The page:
1. Limited time only! Sign up for a free 30min personal tutor trial with Chegg Tutors
    Dismiss Notice
Dismiss Notice
Join Physics Forums Today!
The friendliest, high quality science and math community on the planet! Everyone who loves science is here!

Homework Help: Abstract algebra proof: composition of mappings

  1. Sep 29, 2005 #1
    define right-inverse of a mapping B to be mapping A, such that B * A= identity (iota). Where the operation * is composition. Note that B is A's left-inverse.


    Assume S is a nonempty set and that A is an element of M(S) -the set of all mappings S->S.

    a) Prove A has a left inverse relative to * iff A is one-one
    b) Prove that A has a right inverse relative to * iff A is onto.

    I answered a) to the best of my ability, using firstly a theorem that states (B*A is 1-1) -> A is 1-1. Then, I simply constructed B from A (since A is 1-1) to prove the converse.

    b) on the other hand, i found a little harder. Once again, i used a theorem that said A*B is onto -> A is onto. Now, though, I can't seem to prove the converse. The question is, how can i construct B, knowing only that A is onto? any help would be greatly appreciated.
  2. jcsd
  3. Sep 29, 2005 #2


    User Avatar
    Science Advisor
    Homework Helper

    B will not be unique. For any s in S, define A-1({s}) as {s' in S : A(s') = s}. Pick a mapping B that satisfies [itex]B(s) \in A^{-1}(\{s\})[/itex]. Then A*B(s) = A(x) for some x in A-1({s}) = {s' in S : A(s') = s}. So x is some element of S whose image under A is s, so A(x) = s, as desired. Some examples:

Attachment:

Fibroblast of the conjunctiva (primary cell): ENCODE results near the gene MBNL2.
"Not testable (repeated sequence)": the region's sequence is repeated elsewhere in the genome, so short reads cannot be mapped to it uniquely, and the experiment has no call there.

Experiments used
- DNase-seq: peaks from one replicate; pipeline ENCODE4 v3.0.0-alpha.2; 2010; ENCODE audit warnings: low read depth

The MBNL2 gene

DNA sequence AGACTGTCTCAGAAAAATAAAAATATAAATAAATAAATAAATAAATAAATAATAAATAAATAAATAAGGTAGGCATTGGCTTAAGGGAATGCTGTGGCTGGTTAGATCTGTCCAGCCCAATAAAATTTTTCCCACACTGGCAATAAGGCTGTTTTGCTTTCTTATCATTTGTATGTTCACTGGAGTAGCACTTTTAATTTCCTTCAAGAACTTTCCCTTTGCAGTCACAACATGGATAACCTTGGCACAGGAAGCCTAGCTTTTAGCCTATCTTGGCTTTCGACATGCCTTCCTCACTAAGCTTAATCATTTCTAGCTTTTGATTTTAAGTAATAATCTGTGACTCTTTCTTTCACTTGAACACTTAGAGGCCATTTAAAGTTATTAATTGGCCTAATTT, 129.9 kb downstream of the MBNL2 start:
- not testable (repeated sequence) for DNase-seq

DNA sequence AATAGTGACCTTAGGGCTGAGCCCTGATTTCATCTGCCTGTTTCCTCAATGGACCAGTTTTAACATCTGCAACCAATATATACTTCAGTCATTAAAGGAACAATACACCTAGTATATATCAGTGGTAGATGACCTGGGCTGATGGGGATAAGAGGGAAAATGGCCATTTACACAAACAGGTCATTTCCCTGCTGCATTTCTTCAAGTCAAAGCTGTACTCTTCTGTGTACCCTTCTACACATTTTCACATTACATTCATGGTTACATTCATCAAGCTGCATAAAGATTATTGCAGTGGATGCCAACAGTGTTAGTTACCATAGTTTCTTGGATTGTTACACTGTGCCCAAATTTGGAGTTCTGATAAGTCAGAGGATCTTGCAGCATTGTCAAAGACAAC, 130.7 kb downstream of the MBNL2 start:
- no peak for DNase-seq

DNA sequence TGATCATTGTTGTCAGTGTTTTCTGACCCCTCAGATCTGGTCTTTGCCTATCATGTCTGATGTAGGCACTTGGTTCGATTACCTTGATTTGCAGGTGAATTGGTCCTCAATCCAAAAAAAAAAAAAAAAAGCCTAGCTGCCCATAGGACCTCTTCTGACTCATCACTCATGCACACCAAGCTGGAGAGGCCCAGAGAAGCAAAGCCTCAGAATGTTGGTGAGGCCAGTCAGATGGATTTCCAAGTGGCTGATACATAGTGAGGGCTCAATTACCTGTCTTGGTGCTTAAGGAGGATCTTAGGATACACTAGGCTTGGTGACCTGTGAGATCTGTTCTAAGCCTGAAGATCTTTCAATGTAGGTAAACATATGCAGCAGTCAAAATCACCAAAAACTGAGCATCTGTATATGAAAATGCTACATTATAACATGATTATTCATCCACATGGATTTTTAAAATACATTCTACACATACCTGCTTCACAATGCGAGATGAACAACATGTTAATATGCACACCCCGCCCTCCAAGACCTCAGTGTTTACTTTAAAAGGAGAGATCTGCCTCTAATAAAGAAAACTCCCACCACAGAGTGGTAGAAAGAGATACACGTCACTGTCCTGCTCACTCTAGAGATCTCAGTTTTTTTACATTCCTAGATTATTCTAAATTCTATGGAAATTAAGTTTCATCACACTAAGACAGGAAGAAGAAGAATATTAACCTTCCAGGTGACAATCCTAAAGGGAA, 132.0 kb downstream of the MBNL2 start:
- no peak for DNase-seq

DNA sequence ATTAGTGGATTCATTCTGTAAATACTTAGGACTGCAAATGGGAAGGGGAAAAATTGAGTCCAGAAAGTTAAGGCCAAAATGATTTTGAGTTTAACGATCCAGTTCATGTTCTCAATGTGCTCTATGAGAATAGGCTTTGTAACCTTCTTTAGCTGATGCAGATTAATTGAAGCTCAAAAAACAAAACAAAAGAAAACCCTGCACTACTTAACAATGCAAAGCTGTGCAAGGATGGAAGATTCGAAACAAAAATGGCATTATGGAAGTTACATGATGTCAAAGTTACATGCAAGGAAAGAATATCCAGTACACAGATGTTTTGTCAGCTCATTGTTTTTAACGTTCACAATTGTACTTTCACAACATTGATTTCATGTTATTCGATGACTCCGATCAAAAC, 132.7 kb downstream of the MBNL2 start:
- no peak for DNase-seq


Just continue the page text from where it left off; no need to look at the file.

1) A is also 1-1. Well in this case, |A-1({s})| = 1 for every s in S, so B is unique. You would denote the unique element of A-1({s}) simply as A-1(s).

    2) S = R, A(x) = xsin(x). Then A-1({0}) = {2k[itex]\pi[/itex] : k in Z}. You have many choices for B(0), i.e. the B(0) = 2k[itex]\pi[/itex] is a valid choice for each different k in Z. And you'll have many available choices for B(x) for each x in R. In this case, you can choose B(x) to be the smallest non-negative element of A-1({x}). You could check that this is a well-defined choice (that A-1({x}) does have a smallest non-negative element, unlike the set {1, 1/2, 1/3, 1/4, 1/5, ...}) but that would probably not be directly related to what you're studying.

    In general, however, A might be some very messy, unnatural function, and there may be no obvious or generalizable choice for B(x), but it's hard for me to give you an example because for A to be onto but not 1-1, S must be infinite, and for me to define a function A on an infinite set is only reasonably possible when A is not messy. If it followed no obvious rule, then I'd just have to list all the pairs (x, A(x)) and I couldn't possibly do that.
Share this great discussion with others via Reddit, Google+, Twitter, or Facebook